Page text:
Builder confidence in the 55+ housing market showed continued improvement in the third quarter of 2013 compared to the same period a year ago, according to latest NAHB 55+ Housing Market Index.
All segments of the market – single-family homes, condominiums and multifamily rentals – registered strong increases. The single-family index increased 14 points to a level of 50, which is the highest third-quarter number since the inception of the index in 2008 and the eighth consecutive quarter of year-over-year improvements.
These figures stand in contrast to other elements of the housing market that are experiencing some weakness due to softening economic conditions during the second half of 2013. These conditions were exacerbated by the economic impacts and uncertainty caused by the partial federal government shutdown.
Despite this, economic growth during the third quarter came in better than expected. According to the Bureau of Economic Analysis, real GDP grew at a seasonally adjusted annual rate of 2.8%, modestly higher than the 2.5% growth in the second quarter. Nonetheless, economists are expecting a weaker fourth quarter, which will include small negative effects from the shutdown.
The Bureau of Labor Statistics employment data for October held mixed news. The payroll report indicating growth of 204,000 jobs was better than expected (furloughed government employees were treated as employed in the data as they received pay). However, the separate household survey showed a tick up in the unemployment rate from 7.2% to 7.3%, and a more ominous result in that 720,000 people left the labor force. The report suggests that discouraged workers remain a real challenge for the labor market.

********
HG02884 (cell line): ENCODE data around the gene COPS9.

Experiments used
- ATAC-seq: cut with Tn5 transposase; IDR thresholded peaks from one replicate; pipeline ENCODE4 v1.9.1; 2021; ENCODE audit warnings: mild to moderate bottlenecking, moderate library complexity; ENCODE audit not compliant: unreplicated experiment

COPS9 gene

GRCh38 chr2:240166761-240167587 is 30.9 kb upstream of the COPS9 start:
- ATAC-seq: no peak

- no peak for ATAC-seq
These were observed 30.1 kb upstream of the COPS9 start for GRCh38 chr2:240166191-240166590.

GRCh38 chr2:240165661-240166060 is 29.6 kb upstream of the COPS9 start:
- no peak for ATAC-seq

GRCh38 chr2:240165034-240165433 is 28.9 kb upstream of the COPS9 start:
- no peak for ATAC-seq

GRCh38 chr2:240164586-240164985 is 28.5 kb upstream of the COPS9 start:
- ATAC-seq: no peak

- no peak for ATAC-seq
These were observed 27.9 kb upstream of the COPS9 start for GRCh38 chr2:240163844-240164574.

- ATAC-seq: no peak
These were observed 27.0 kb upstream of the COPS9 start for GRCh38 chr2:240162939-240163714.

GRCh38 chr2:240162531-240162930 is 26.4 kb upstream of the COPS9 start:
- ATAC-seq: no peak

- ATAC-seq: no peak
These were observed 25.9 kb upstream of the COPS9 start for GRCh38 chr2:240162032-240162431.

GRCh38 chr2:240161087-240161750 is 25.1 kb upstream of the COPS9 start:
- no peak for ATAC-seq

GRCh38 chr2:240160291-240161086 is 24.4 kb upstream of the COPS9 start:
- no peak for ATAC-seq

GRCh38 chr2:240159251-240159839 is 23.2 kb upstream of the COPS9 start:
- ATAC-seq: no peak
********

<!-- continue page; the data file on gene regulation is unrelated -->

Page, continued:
Job creation is a key driver for housing demand, and the lackluster performance of the employment market since the end of the Great Recession remains a notable unresolved economic challenge. This stands in contrast to other areas of the economy that have improved. For example, the Mortgage Bankers Association reported that for the third quarter of 2013, the past-due rate on outstanding mortgages fell 55 basis points to a seasonally adjusted rate of 6.5% – the lower rate since the second quarter of 2008.
Improving finance conditions are also reflected in the most recent Federal Reserve Senior Loan Officer Opinion Survey, which showed growing expectations for mortgage lending over the next 12 months. Consumer credit has also been expanding, as household balance sheets have recovered significantly in recent years.
Census data for the third quarter suggest that the national homeownership rate was relatively unchanged during the third quarter of 2013, coming in at 65.1%. This reading is below the 20-year historical average of 69.4% and 4.3 percentage points below the peak of 69.4% set during 2004. The analysis also found that the vacancy for rental properties (8.3%) and owner-occupied housing (1.9%) are both well below levels from two years ago. Nonetheless, the rental vacancy rate did tick up 10 basis points from the second quarter.
In analysis news, NAHB economists used survey data of builders to examine the use of sales incentives. The survey found that 36% of builders are not offering any special incentives as of October 2013. This compares to only 14% who were not using such incentive during December 2008 but is similar to the 42% who offered no incentives during September 2005.
Additional survey data shed light on the makeup of NAHB builder members for 2012. The data reveal that NAHB’s builder members work at companies with, on average, 11.5 employees and report that their company built, on average, 30 units in 2012.
On Veteran’s day, NAHB economists reviewed housing data related to those who served in our nation’s armed services. The 2012 American Community Survey indicates that 77.5% of veterans are homeowners. And these individual constitute a significant portion of the new home market. In the second quarter of 2013, loans for new homes sold backed by the U.S. Department of Veterans Affairs (VA loans) made up 7% of the entire market – a lower bound estimate of the veteran share of the new home market.